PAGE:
Jul 5, 2024
27 min
Episode 81

TOP CMO: Shashi Kiran, Fortanix - 'Strategies for Scale'

Shashi Kiran - Fortanix  00:00

Either you're making it work or you aren't, there isn't a lot to hide behind.

Ben Kaplan  00:05

This is the podcast where we go around the globe to interview marketing leaders from the world's biggest brands, fastest growing companies and most disruptive startups.

Ben Kaplan  00:20

This is TOP CMO with me, Ben Kaplan.

Ben Kaplan  00:28

Today I'm speaking with Shashi Kiran, former CMO of Fortanix, a company that specializes in providing the runtime encryption solutions for securing sensitive data during process. Shashi has more than 20 years of experience in business and technology roles. Since the start of his career. He's marketing leadership positions at companies like the Center for development of advanced computing, Euclid and AP Seto. So what's the key to maintaining a startup mindset to handle rapid market changes? And what are the most important key traits that all successful marketers commonly possess? Let's find out with Shashi Kiran. Shashi, one of the things that's interesting about your career arc is that you start at any you've had important senior roles at really big companies like Cisco, very big, but the past seven years, we've had a host of different startups, tell us about being a senior marketing leader being CMO, how that changes and how you've had to adapt your skill set from big company 10s of 1000s of employees every resource you could have to scrappier but still well funded startup? Well,

Shashi Kiran - Fortanix  01:36

that's a great question, Ben. So in larger companies, you know, there are elements of people that you take for granted with different functions, well established routes to market, potentially, the product market fit has already been met. And so you end up dealing with situations where you're constantly trying to scale the brand work with in different stakeholders internally, and then really be able to position yourself across a variety of different countries potentially having a very broad portfolio. So if I were to look back at my career at Cisco, I was responsible for marketing portfolio that straddled 11, or 12 different business units. And these were all, you know, generating multi billion dollars in revenue each. So it was a pretty broad and complex portfolio, and you had to figure out how do you, you know, take the essence of it, and work with your sales organization work with your st organization, channel partners, and things like that. And sometimes, it was very difficult to understand the output and the outcome of our efforts, because there were so many other layers between what we did and how, you know, revenue, for example, manifested itself, that it was hard to, you know, correlate. So I think, for me, when I look back at the last six to seven years in startups, and I've had different states startups, I've been in a very early stage startup with sub million dollar in terms of ARR to over 100 plus million dollars in ARR, you get to see the output and cause and effect correlation fairly quickly. And so it is easier for you to do course, correction, if required, double down where it's required. And either you're making it work or you aren't, there isn't a lot to hide behind.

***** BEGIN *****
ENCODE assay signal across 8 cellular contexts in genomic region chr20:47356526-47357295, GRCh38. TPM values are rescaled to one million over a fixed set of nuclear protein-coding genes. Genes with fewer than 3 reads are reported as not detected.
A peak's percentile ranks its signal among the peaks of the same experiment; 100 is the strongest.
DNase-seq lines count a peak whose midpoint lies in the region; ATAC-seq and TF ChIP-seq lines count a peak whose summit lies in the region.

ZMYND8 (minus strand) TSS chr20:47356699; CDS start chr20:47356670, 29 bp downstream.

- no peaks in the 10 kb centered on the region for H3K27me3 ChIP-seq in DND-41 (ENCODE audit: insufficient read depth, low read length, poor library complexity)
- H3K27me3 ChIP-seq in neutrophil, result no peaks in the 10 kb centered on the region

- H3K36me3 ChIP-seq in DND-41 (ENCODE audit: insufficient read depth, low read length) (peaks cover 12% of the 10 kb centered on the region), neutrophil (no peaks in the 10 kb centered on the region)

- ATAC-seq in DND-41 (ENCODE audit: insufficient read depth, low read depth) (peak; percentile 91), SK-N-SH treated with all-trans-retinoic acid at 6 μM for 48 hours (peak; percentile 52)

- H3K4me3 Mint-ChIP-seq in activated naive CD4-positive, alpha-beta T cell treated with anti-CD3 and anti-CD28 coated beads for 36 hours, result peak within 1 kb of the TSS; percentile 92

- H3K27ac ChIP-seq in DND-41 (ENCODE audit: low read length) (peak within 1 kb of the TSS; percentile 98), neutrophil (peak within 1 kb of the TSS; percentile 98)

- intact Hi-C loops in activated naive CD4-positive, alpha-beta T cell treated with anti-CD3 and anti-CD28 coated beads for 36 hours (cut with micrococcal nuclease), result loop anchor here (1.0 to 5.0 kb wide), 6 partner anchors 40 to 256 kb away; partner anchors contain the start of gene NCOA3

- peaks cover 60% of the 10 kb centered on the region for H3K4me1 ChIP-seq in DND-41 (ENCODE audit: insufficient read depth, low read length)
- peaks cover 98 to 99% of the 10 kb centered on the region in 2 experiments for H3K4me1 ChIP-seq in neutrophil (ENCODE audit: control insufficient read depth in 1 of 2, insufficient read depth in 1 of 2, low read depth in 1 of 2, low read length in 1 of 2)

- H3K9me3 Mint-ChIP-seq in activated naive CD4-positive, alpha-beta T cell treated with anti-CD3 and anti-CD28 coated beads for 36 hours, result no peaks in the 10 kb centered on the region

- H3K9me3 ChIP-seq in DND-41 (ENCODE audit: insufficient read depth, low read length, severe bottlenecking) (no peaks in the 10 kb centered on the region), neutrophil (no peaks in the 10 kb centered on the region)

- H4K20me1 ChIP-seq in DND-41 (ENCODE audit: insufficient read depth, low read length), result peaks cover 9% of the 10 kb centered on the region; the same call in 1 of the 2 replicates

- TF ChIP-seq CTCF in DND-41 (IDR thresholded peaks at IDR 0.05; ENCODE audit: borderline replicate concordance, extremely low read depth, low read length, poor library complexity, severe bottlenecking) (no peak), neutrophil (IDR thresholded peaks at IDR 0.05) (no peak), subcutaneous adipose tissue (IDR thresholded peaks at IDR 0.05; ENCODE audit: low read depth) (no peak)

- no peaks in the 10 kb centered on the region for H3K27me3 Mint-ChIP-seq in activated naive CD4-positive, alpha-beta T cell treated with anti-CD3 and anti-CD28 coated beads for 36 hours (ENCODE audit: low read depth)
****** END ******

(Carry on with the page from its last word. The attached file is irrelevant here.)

Ben Kaplan  03:24

If I was gonna do a metaphor, then it's like, you know, you've got a big cruise ship that you're steering, or you've got like a small 20 foot speedboat. And so that big cruise ship, you know, it's gonna take awhile to turn around, turn the corner, know how you're doing versus that steering wheel of that little speedboat, you make one little turn, and it's gonna start veering and going off. And it sounds like that's how you kind of viewed marketing, whether it's that big ship or that small ship, and some of the benefits of being the small ship.

Shashi Kiran - Fortanix  03:53